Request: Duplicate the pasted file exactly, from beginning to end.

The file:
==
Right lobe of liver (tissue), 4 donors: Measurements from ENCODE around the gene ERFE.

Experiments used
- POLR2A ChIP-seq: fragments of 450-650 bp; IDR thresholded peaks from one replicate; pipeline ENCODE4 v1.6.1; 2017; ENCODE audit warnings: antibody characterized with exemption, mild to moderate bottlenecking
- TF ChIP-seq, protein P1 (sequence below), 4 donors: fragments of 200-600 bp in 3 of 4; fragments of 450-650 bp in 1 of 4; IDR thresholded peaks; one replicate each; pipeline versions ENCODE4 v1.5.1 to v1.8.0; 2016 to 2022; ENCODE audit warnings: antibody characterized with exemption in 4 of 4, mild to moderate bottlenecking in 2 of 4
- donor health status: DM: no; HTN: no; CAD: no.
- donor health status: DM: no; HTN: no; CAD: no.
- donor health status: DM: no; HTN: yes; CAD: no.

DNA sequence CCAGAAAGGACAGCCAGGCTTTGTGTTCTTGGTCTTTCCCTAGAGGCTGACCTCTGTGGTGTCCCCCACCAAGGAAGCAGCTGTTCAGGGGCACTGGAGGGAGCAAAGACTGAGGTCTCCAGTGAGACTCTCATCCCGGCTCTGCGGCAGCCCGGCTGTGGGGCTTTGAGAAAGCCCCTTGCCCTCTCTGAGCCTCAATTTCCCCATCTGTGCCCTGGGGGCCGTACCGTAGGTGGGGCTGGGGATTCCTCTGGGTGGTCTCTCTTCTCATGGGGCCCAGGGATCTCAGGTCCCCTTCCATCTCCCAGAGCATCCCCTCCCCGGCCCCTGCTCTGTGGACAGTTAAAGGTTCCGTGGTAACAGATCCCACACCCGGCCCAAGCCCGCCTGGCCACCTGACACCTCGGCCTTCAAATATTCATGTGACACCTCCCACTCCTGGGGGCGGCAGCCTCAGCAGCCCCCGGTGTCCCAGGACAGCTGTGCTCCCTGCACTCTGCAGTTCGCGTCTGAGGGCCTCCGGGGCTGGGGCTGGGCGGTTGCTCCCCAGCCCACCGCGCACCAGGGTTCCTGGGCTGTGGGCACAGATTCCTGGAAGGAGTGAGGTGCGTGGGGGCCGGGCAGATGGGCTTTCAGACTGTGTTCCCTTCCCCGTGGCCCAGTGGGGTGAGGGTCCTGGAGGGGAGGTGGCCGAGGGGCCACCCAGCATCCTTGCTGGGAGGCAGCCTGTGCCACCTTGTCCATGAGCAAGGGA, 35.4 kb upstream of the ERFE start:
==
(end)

Right lobe of liver (tissue), 4 donors: Measurements from ENCODE around the gene ERFE.

Experiments used
- POLR2A ChIP-seq: fragments of 450-650 bp; IDR thresholded peaks from one replicate; pipeline ENCODE4 v1.6.1; 2017; ENCODE audit warnings: antibody characterized with exemption, mild to moderate bottlenecking
- TF ChIP-seq, protein P1 (sequence below), 4 donors: fragments of 200-600 bp in 3 of 4; fragments of 450-650 bp in 1 of 4; IDR thresholded peaks; one replicate each; pipeline versions ENCODE4 v1.5.1 to v1.8.0; 2016 to 2022; ENCODE audit warnings: antibody characterized with exemption in 4 of 4, mild to moderate bottlenecking in 2 of 4
- donor health status: DM: no; HTN: no; CAD: no.
- donor health status: DM: no; HTN: no; CAD: no.
- donor health status: DM: no; HTN: yes; CAD: no.

DNA sequence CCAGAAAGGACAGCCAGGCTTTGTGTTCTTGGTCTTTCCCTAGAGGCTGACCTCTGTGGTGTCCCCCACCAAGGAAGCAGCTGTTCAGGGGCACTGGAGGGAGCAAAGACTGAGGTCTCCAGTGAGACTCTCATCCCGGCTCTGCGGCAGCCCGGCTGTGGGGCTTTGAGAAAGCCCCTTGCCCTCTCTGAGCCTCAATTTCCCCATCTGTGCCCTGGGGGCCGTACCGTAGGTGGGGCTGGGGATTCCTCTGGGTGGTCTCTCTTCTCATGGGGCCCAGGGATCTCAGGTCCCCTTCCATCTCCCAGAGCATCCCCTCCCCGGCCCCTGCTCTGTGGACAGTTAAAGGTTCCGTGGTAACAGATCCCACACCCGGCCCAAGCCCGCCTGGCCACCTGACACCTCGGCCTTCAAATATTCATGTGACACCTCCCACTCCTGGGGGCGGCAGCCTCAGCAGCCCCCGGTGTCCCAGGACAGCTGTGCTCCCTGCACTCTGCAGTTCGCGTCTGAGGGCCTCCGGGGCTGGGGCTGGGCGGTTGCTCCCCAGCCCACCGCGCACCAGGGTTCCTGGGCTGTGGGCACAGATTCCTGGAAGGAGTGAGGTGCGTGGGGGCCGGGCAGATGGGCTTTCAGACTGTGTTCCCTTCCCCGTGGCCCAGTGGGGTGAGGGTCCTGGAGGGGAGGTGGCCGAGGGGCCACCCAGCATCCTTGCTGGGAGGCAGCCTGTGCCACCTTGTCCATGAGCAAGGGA, 35.4 kb upstream of the ERFE start: